Covington law firm, McCranie Sistrunk, which is the private civil law firm of Reed, represents the insurance companies that insure the sheriff’s office and the officers who beat-up Gates, he said. “It is alleged Gates was prosecuted to cover for Walter Reed’s civil clients as is the pattern reported in articles published by The Advocate.”

    Although Montgomery was provided an eight page outline together with documented evidence totaling 70 pages, that show an eight year cover-up concocted by Reed, Strain, sheriff’s deputies, sheriff’s attorney, the Clerk of the Court, the prosecuting attorney and others, he continues the unlawful prosecution of Gates, he said. “Documentation included proof of jury tampering, fabrication of evidence, injury of public records, admissions of alteration and destruction of dispatch tapes, and fraudulent blood alcohol results.”

    Republican candidate for Sheriff, Randy Smith, who was the supervising officer the night Gates was beat-up, contradicted himself at two separate forums, said Werther.

    “At one forum Smith said he was unaware of any corruption while he was 24 years at the St. Tammany Parish sheriff’s office,” she said. “At another forum Smith said that he witnessed a lot of corruption and nepotism during his tenure.”

    To date, there are no definitive, public answers to questions about Smith’ involvement in the Gates’ case, she said. “So, which one is it? I saw nothing? I chose to see nothing? I did not report what I saw? I did not make waves? Cover up for my brothers and sisters?”

    Smith declined to comment for this story.

    “A sheriff has to look at any case right away where there is obvious evidence against a deputy and act, not just writing them up or put on administrative leave of absence, but also to the point of firing and arresting for batteries, murders, or other crime,” said Werther.

    Terry M. King, member of Concerned Citizens of St. Tammany, said Montgomery should be prosecuting the assistant DA in the Gates case, Nicholas F. Noriea for admitting he altered the dispatch records. Noriea also has a $240,000 civil court judgment against him for investor fraud, he said.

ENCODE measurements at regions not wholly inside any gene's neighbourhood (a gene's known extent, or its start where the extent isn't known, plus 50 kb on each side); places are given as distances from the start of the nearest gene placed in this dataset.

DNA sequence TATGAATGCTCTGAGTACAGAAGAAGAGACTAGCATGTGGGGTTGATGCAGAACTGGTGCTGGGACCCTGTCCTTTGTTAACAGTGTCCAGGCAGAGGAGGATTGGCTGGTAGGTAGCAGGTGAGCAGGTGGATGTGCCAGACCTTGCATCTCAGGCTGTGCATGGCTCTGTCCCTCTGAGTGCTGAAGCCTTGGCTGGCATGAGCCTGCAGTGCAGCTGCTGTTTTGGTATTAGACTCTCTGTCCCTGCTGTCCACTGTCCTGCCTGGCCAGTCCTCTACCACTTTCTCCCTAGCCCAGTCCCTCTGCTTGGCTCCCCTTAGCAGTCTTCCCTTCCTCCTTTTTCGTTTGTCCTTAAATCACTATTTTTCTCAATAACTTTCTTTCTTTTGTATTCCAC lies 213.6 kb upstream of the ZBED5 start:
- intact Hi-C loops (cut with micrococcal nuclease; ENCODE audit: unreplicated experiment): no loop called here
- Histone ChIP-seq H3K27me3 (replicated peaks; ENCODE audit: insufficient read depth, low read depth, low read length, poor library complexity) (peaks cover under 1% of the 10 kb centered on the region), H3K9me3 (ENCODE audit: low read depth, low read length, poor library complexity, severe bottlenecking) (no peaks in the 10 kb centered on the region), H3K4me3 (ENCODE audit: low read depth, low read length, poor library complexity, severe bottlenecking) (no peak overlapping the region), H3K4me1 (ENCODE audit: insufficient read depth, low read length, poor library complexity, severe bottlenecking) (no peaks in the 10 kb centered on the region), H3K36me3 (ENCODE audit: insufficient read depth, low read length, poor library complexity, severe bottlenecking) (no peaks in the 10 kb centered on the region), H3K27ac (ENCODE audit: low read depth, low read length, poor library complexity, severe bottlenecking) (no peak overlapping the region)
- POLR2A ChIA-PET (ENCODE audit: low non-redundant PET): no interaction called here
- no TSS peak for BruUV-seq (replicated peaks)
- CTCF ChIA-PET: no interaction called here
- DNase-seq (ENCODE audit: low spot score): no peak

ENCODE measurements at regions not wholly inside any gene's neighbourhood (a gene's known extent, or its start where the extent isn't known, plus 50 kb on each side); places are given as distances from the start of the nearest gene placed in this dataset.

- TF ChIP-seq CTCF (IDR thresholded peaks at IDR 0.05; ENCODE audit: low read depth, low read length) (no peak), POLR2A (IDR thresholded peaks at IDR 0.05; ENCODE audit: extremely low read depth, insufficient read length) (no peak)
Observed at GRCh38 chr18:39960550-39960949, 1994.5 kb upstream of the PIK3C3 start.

“Warren ran on qualifications, not connections, he’s not living up to what he told the people,” he said. “This is the perfect scenario to get rid of criminals especially if you are DA.” King was involved in exposing a former St. Tammany Parish coroner, who is currently in prison, for taking unwarranted and excessive salary payments from tax payer funds.

    “It’s a tragedy what happened to Shane Gates,” said King. “It’s a broken justice system in a parish more concerned with taking care of themselves than actually the rule of law.” There have been repeated criminal offenses committed against Gates in this eight year ordeal, he said. “If you read the transcripts you will recognize, the entire event was falsified – every step of it.”

    The former environmental auditor said he would like to see justice in the Gate’s case and also reform in the criminal justice system of the 22nd Judicial Circuit. “What they try to do – their ‘MO’ – is to take you to court, push the date back every time, force you to spend a couple of thousand dollars, keep doing this, so they bankrupt everyone.”

    In response to inquiries by Daily Surge, DA Montgomery submitted this statement:

    “Because this matter is in litigation, it’s not appropriate for me to address the underlying facts of the case through the media. The appropriate way to resolve this matter is through a court of law with witnesses testifying under oath. As I’ve said previously, I urge Mr. Gates to present himself to the court so that the judicial process can resolve these outstanding misdemeanor charges and end this dispute.”


    Raquel Okyay

    Raquel Okyay

    Raquel Okyay is a political columnist and commentator. She is frequently published at Human Events, Bearing Arms and Rockland County Times.